Amazon Keyspaces provides a scalable, highly available, and fully managed Cassandra-compatible database service – that’s serverless, too Halliburton, Elsevier, and HERE Technologies among customers using Amazon Keyspaces
Amazon Web Services, Inc. (AWS), an Amazon.com company, announced the general availability of Amazon Keyspaces, a scalable, highly available, and fully managed database service for Cassandra workloads. Amazon Keyspaces supports the same application code, Apache 2.0 licensed drivers, and developer tools that customers running Cassandra workloads use today. Customers can easily migrate on-premises Cassandra workloads to the cloud, without the worry of managing underlying infrastructure, while realizing superior scalability, availability, and manageability. With Amazon Keyspaces, there are no servers to manage, no need to provision, configure, and operate large Cassandra clusters, no need to manually add or remove nodes, and no need to rebalance partitions as traffic scales up or down. There are no up-front investments required to use Amazon Keyspaces, and customers only pay for the capacity they use.
“We use Cassandra to store data for our applications because of its scalability and performance. However, deploying, managing, and tuning Cassandra is time-consuming and complex”
Many customers using AWS have asked for help running, scaling, and managing their Cassandra database deployments because managing large Cassandra clusters on-premises with hundreds of terabytes of data and millions of reads and writes per second is difficult and complex. Cassandra requires specialized expertise to set up, configure, and maintain the underlying infrastructure, and necessitates a deep understanding of the entire application stack, including the Apache Cassandra open source software. Aside from scaling clusters, customers must secure, patch, and operate Cassandra. Managing and scaling Cassandra clusters requires regularly adjusting complex configuration settings, manually adding or removing nodes, and rebalancing partitions, which can adversely affect availability and performance. Most customers with variable workloads also find it challenging to scale clusters up and down, so they often end up building clusters for peak loads and incur the unnecessary cost of paying for unused capacity. And, many customers also complain that they are unable to upgrade their cluster reliably due to Cassandra’s clunky rollback and debugging features, so instead they run outdated versions of Cassandra.
Amazon Keyspaces provides a scalable, highly available, and fully managed Cassandra-compatible database service. Amazon Keyspaces is compatible with the open-source Apache Cassandra Query Language (CQL) API, enabling customers to migrate their workloads to Amazon Keyspaces and use the same Cassandra application code, Apache 2.0 licensed drivers, and tools that they use today. Amazon Keyspaces is serverless, so customers no longer need to provision, configure, and operate large Cassandra clusters, nor manually add or remove nodes, or rebalance partitions as traffic scales up or down. Amazon Keyspaces takes care of all of this. Amazon Keyspaces provides customers with single-digit millisecond performance at any scale, and can scale tables up and down automatically based on actual application traffic, with virtually unlimited throughput and storage. Amazon Keyspaces offers both on-demand and provisioned capacity modes. On-demand capacity enables customers to pay only for the actual reads and writes performed by their application. With provisioned capacity with auto scaling, customers can optimize the cost of reads and writes for predictable workloads by specifying capacity per workload in advance. Customers with existing Cassandra tables running on-premises or on Amazon Elastic Compute Cloud (EC2) can easily migrate those tables to Amazon Keyspaces using AWS services like Amazon EMR or open-source tools like the Cassandra Query Language Shell (cqlsh). Amazon Keyspaces integrates with other AWS services, so customers can secure access to their tables using AWS Identity and Access Management (IAM), monitor their tables using Amazon CloudWatch, manage their encryption keys with AWS Key Management Service (KMS), automate the creation of resources with AWS CloudFormation, and securely connect their tables to their Amazon Virtual Private Cloud (VPC) with AWS PrivateLink.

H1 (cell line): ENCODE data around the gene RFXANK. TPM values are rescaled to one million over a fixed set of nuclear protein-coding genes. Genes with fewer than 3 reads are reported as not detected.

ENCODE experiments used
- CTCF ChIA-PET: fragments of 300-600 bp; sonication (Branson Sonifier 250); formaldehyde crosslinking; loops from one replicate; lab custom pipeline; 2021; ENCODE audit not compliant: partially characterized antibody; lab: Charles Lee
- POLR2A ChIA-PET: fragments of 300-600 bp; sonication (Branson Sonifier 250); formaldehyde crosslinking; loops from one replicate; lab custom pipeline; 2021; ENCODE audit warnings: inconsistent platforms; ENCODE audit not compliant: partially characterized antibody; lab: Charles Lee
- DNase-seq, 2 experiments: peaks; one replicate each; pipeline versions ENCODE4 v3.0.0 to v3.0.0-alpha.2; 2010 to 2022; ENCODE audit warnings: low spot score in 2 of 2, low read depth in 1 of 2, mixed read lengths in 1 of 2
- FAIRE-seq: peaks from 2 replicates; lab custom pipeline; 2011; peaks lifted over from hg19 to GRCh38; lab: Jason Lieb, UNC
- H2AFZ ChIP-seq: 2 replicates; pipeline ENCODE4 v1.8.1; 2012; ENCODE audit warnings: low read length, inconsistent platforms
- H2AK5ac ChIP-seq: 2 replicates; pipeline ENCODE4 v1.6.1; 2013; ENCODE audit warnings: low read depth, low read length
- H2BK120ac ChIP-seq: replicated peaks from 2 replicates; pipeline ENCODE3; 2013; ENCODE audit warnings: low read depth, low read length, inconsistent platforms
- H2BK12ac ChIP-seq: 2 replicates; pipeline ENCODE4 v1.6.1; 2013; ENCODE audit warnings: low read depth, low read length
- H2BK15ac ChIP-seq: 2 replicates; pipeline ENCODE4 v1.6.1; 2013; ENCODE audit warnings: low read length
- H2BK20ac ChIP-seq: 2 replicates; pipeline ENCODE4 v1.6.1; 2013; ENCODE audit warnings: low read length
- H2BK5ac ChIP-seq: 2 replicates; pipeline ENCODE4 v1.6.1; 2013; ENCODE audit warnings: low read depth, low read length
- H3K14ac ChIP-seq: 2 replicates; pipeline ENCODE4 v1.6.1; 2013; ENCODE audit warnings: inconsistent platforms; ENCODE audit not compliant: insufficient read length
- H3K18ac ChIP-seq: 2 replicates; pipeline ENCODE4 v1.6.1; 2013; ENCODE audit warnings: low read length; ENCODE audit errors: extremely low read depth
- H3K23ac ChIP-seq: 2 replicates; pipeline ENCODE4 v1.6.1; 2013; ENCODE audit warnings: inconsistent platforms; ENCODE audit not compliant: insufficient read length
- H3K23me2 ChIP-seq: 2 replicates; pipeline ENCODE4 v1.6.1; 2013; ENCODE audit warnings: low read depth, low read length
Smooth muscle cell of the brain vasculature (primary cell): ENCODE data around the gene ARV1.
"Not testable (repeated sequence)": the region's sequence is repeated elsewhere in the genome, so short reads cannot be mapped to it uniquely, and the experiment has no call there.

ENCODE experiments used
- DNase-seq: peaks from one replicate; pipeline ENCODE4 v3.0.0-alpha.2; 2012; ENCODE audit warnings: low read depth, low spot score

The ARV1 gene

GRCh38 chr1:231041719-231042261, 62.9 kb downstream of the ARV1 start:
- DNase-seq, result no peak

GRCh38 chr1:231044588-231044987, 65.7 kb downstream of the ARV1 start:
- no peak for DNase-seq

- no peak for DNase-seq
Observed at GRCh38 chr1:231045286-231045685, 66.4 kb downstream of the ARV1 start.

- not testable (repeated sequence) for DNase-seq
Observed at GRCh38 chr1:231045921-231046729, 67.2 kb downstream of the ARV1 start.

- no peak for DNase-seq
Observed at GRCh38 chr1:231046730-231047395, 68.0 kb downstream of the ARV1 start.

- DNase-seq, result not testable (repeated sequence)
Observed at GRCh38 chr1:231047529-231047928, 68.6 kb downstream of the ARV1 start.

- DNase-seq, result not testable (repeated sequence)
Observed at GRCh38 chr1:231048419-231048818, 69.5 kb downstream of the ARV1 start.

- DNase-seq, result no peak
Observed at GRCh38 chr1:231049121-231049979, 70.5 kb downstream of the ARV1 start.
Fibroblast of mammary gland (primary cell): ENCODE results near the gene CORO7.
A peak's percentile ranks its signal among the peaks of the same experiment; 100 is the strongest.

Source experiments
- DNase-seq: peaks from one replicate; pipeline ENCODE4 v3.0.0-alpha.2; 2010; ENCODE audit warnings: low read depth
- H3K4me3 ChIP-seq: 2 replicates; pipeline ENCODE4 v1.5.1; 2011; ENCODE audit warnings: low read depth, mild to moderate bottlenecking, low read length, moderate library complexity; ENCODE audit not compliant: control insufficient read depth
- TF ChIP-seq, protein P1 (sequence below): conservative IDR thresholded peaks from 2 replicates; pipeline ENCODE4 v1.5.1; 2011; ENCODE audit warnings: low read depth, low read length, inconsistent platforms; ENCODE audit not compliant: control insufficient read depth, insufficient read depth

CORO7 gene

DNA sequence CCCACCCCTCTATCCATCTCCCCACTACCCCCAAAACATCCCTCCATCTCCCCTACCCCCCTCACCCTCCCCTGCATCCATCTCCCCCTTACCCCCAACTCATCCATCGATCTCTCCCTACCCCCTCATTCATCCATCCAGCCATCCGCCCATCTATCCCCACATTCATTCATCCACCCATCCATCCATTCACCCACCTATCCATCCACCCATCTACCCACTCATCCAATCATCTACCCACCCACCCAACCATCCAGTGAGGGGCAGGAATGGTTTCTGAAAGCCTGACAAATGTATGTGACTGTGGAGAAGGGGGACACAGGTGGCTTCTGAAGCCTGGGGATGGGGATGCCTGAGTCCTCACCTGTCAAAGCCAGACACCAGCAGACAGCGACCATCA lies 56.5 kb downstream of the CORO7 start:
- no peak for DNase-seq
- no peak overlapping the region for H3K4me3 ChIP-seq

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“Many customers have self-managed Cassandra on Amazon EC2 or on-premises for some time, and these customers tell us that managing large Cassandra clusters is difficult because it requires specialized expertise to set up, configure, and maintain the underlying infrastructure, and necessitates a deep understanding of the entire application stack, including the Apache Cassandra open source software,” said Shawn Bice, Vice President, Databases, AWS. “Amazon Keyspaces gives customers the ability to run Cassandra without having to worry about managing the underlying hardware, and because it’s also serverless, customers can stand up Cassandra clusters in minutes and scale their database up and down with ease based on the needs of their application.”